Wednesday, October 24, 2007

Giuliani dodges question

I'm afraid that the Republican party is a little too sophisticated to allow politicians to get a away with superficial answers. We want specifics especially since there are so many other candidates to choice from. We don't just want to beat Hilliary, we want a good president who represents or views and holds to our principles.

Republican Rudy Giuliani declined Tuesday to tell a voter where he agrees and disagrees with conservative members of his party, saying it's about more than "just an ideology."

The former New York City mayor, who has made conservative Republicans nervous with some of his more liberal views _ his support of abortion rights and gun control, for example _ was asked pointedly at a town-hall-style meeting to outline where his views align with conservatives.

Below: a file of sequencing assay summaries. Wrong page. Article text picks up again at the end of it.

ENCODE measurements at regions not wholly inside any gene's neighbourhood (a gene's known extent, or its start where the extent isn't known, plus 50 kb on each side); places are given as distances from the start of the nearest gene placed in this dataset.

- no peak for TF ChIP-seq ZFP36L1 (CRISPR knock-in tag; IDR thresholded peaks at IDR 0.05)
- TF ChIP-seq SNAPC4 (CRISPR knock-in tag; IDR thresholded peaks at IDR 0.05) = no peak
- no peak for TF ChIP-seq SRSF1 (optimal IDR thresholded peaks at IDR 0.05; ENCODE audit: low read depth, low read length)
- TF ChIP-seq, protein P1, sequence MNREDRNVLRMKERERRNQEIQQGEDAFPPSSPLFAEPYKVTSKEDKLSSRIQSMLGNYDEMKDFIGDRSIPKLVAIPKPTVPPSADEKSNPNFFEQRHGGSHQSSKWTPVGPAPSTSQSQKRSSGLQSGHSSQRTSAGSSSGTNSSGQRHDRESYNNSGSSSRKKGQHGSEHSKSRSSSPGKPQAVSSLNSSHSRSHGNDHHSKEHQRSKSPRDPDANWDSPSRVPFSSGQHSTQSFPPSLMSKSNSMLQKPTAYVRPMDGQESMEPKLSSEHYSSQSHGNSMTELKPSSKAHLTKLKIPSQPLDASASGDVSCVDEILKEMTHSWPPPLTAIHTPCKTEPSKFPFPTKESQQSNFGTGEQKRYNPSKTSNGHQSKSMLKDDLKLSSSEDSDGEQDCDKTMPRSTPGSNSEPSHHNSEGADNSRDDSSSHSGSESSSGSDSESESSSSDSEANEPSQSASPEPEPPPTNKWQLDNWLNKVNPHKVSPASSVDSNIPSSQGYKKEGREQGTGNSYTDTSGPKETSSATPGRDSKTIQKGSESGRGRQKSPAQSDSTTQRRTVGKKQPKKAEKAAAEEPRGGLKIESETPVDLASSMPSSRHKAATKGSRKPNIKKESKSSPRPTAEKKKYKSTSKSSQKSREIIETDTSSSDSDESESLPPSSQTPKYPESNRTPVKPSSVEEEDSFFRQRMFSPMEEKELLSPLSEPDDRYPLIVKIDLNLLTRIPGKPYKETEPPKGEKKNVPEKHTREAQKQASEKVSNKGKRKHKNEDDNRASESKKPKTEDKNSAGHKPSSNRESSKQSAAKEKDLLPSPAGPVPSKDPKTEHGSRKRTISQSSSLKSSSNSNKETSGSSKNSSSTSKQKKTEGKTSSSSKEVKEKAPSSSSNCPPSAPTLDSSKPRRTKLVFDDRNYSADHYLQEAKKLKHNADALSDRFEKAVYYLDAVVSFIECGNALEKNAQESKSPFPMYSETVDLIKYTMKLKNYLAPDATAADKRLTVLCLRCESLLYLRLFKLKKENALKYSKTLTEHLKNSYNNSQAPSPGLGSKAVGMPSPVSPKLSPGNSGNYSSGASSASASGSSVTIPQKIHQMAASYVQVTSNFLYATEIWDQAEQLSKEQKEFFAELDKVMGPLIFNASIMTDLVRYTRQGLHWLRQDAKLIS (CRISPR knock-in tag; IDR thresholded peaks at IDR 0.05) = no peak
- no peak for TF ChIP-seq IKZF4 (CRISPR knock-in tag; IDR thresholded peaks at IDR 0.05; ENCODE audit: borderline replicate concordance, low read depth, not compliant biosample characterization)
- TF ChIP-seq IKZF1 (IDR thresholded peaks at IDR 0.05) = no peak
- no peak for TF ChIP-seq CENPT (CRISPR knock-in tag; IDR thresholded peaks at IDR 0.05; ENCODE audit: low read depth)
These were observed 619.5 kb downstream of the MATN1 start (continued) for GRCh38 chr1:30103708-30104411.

Giuliani chuckled, took a deep breath and then told the questioner it was up to him to figure that out.

"And I ask you to consider doing that, not as a conservative Republican, or as a right-wing something or a left-wing something or a middle-wing something or a tailback," Giuliani said. "Why don't you try doing it as an American voter? Figure out what you agree with and disagree with."

The voter, Peter Sajko, nodded politely as Giuliani went on, describing his record as mayor of New York City, where crime declined and unemployment went down.

"To try to analyze it from the point of view of just an ideology _ a few people do that, but basically my hero was Ronald Reagan, and Ronald Reagan used to say 'My 80 percent friend is not my 20 percent enemy,'" Giuliani said.

Sajko, a 55-year-old registered Republican, said afterward he was not satisfied with the response.

"I think it was 'Let's dodge the bullet here, let's not deal with specifics but let's bring up Ronald Reagan and appeal to the charisma and nostalgia for Ronald Reagan and let's carry it over to Rudy Giuliani,'" Sajko said.